Submitting manuscripts: Excellent advice from Mike Kaspari

Here is some excellent advice about submitting manuscripts from Mike Kaspari:

What journal gets the first peek at your manuscript? Results from a year of ruminating.

I don’t agree with point 3 about shopping a manuscript around – I think some manuscripts are strengthened post peer review.  Nonetheless, sage advice. His benchmarks are great – currently I’m spending 100% of my time revising manuscripts and it is driving me insane….30% is an excellent goal.

Random forests: identifying package conflicts in R

I just lost a morning of my life dealing with a strange R problem. As a reader of my blog you may know my love for machine learning and Gradient Forests – turns out that if you have the uni-variate version installed (‘Random Forests’) your beautiful Gradient Forest is no longer – just a barren wasteland remains. Excuse the terrible metaphor, basically there is some weird conflict between the two that make Gradient forest produce the horrifying error: “The response has five or fewer unique values.  Are you sure you want to do regression?”. This was made worse by the fact that yesterday Gradient Forests was working perfectly yesterday (i.e. I hadn’t loaded Random Forests), but then today I found an inconsistency in the data and made some reasonable sized changes, got distracted and ran  Random Forests on another piece of data, then came back to analyse my modified data from yesterday  and bang I got the above error + topping it all off the error “The gradient forest is empty”.

The horror – was it the changes to the data I made? Did I modify the code and forget (I though my book keeping was pretty good…)? What’s going on?  I then did the same analysis on the old data-set and got the same error, (phew) and then eventually by process of elimination worked out that it was a package conflict. I wonder how many collective hours people spend diagnosing problems like this in science? Millions I suspect. Anyway, I guess I learnt something (?) and will check for this type of issue more frequently.

Gradient Forests:

An interesting read about what reviewers want

Animal ecology recently put out an interesting post about what reviewers want (see the link below). Particularly interesting that so may respondents to the survey though a major shake up was needed (74%) – I couldn’t agree further. Also I found training to be a peer reviewer was an interesting idea and should be mandatory. No surprises that people reviewing high ranking journals are more likely to accept manuscripts and spend more time on them. I also find it strange that scientists find the idea of being paid to review articles weird – why should the companies simply get to profit off the authors and the readers without giving any of it back to the community? I guess that unfortunately the consequences of doing so are likely to lead to increased publication costs which would be annoying.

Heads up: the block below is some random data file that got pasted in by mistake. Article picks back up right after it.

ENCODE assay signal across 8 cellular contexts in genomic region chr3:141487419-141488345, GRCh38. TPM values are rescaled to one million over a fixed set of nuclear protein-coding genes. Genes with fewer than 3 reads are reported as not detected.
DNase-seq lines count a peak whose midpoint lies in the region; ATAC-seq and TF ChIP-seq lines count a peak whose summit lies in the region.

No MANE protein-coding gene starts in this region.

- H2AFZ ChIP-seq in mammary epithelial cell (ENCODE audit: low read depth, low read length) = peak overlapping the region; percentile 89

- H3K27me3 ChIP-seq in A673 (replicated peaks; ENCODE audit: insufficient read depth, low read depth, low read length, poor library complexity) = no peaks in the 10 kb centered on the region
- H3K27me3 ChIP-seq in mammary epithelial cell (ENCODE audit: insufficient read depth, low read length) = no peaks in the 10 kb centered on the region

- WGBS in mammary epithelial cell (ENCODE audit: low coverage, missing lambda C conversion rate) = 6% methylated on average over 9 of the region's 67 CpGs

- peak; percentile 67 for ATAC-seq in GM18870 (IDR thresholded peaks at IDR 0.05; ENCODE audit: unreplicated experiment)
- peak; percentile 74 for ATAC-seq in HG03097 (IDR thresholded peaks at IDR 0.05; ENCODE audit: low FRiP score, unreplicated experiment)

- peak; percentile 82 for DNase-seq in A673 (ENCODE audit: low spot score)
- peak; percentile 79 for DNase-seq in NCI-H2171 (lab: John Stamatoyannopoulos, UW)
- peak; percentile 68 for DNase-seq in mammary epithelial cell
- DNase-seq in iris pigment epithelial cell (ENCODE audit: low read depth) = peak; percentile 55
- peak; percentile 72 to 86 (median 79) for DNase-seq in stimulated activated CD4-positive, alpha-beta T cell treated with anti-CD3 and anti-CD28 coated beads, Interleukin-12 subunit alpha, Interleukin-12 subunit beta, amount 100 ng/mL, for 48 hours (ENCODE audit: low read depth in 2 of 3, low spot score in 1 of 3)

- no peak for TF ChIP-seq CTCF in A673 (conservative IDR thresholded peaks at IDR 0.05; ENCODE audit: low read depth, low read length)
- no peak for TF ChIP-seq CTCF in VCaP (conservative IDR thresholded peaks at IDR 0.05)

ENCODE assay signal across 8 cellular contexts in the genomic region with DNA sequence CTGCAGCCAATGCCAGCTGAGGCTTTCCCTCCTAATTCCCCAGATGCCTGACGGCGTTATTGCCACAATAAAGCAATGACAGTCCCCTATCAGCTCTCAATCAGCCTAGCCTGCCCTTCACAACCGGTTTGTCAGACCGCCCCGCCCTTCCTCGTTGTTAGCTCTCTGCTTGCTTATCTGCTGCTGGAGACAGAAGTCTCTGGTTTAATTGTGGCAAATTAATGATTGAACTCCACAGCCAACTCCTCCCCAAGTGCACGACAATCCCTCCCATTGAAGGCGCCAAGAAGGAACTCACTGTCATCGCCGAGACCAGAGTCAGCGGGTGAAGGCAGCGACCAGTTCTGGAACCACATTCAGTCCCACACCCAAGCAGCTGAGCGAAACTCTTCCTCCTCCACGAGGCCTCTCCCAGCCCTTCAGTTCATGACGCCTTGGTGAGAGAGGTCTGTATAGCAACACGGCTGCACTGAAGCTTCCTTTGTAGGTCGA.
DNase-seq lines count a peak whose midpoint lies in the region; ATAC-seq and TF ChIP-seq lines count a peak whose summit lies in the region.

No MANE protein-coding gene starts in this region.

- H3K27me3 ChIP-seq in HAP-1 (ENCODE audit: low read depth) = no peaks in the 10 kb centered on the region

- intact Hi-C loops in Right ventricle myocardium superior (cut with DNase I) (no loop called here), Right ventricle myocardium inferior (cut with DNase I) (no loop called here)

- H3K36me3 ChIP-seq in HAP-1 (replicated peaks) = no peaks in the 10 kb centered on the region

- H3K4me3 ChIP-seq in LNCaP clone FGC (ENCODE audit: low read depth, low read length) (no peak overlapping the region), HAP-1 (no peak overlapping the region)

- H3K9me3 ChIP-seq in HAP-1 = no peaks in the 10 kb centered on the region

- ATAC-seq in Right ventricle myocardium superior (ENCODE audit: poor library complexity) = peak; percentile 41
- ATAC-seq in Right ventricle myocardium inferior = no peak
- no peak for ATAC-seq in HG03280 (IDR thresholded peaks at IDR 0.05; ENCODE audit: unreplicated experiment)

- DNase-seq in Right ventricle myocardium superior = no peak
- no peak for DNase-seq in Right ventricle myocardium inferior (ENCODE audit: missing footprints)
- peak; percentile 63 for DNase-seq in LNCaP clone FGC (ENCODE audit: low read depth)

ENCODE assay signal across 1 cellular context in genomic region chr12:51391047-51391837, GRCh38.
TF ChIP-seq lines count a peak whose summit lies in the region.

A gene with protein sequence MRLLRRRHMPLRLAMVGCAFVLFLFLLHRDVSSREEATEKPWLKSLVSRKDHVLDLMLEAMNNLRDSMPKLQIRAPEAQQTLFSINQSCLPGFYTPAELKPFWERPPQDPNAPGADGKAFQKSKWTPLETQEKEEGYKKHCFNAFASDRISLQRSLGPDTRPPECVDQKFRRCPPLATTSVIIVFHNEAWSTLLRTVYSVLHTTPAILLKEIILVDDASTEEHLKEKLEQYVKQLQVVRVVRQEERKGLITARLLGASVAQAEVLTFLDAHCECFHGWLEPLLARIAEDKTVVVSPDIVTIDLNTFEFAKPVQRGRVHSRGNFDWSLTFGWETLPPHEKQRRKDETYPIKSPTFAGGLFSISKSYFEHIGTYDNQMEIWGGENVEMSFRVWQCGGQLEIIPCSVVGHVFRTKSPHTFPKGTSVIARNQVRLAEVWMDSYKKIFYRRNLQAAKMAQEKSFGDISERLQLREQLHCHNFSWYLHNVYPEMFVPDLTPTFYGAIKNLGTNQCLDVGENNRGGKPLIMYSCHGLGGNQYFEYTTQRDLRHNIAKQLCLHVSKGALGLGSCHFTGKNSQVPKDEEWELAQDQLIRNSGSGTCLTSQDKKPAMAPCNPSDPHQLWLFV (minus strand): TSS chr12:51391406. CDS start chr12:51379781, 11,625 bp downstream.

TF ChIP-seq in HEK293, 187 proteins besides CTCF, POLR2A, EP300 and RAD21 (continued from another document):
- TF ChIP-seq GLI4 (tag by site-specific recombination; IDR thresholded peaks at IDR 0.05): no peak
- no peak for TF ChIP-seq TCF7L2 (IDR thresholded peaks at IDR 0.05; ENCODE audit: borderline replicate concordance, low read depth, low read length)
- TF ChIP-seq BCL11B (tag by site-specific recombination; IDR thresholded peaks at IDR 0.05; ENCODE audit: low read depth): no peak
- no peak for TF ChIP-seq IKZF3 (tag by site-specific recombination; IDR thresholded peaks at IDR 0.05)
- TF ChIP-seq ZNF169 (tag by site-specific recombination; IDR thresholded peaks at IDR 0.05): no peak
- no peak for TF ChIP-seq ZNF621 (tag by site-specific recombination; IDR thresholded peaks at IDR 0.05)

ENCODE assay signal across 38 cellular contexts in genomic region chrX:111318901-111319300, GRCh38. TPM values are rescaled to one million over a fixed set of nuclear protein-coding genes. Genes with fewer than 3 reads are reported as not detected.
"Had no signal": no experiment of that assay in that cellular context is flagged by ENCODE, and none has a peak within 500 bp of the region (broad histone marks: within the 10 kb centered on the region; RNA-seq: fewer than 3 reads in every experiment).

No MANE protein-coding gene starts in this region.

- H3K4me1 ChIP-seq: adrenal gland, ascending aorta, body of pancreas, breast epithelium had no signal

How many types of statistical analysis approaches do you use regularly

Whilst deciphering  really cool R package called GDM (see below), I was thinking about how many different statistical approaches and techniques have have I read about, deciphered and applied in the last 2 years?  What’s a usual number of techniques people use reasonably regularly? My list is at approximately 30 currently –  but I am a postdoc that spends basically all of my time analyzing data from diverse range of systems with an equally wide variety of data types, so  perhaps that’s normal?

The first place I started looking was in my R package list and I quickly realized that there were quite a few. I excluded ‘bread and butter’ GLM type analyses and there Bayesian equivalents e.g., ANOVA & GLMMs and basic ordination techniques (e.g., PCoA, NMDS). I  haven’t also included techniques to calculate the various aspects of diversity or sequence alignment algorithms either as the list would just keep going. As I deal with species distribution data,  distances and (dis)similarities quite often there was obviously a trend towards distance-based techniques (see below), with a mixture of spatial, epi and phylogenetic approaches.

I’m too lazy to add citations and descriptions for each one – but they are all easy to find in google or email me if you are interested. If there is anything else that I should know and use to answer disease/phylogenetic community ecology type questions, please make suggestions.

In no particular order:

Permutation-based ANOVA (PERMANOVA), permutation based tests for homogeneity of dispersion PERMDISP, canonical analysis of principal coordinates (CAP) analyses , dbMEMs, Generalized dissimilarity modelling (GDM), distance-based linear modelling (distLM), multiple matrix regression (MRM), network-based linear models (netLM), Gradient Forests, Random Forests, cluster analysis, SYNCSA analysis,  fourth corner analysis, RLQ tests, Mantel tests, Moran’s I tests (phylogenetic and spatial), Phylogenetic GLMMs, everything in the R package Picante, ecophylogenetic regression (Pez), dynamic assembly model of colonization, local extinction and speciation (DAMOCLES), dynamical assembly of islands by speciation, immigration and extinction (DAISIE), all sorts of ancestral state reconstruction approaches, numerous Bayesian evolutionary analysis sampling trees (BEAST) methods, numerous phytools methods, environmental raster and phylogenetically informed movement (SERAPHIM),SaTScan, Circuitscape, point-time pattern analysis, Kriging, epitools risk analysis.

Link to GDM:


Useful Bayesian explanations

I’ve been going over Bayesian analysis principals recently and trying to work out ways to explain it clearly (and  teach it).

Here are are my top 5 links that do a reasonable job at explaining Bayesian principles (in no particular order):

  1. Count Baysie with Lego:
  2. Julia Galef has some good explantions:
  3. Aaron Eliison’s paper on Bayesian inference in ecology :
  4. The ETZ files Bayes theorem.
  5. On a lighter note you can’t beat xkcd:

Frequentists vs. Bayesians

Coupling BEAST with eco-phylogenetics: Tales from Glascow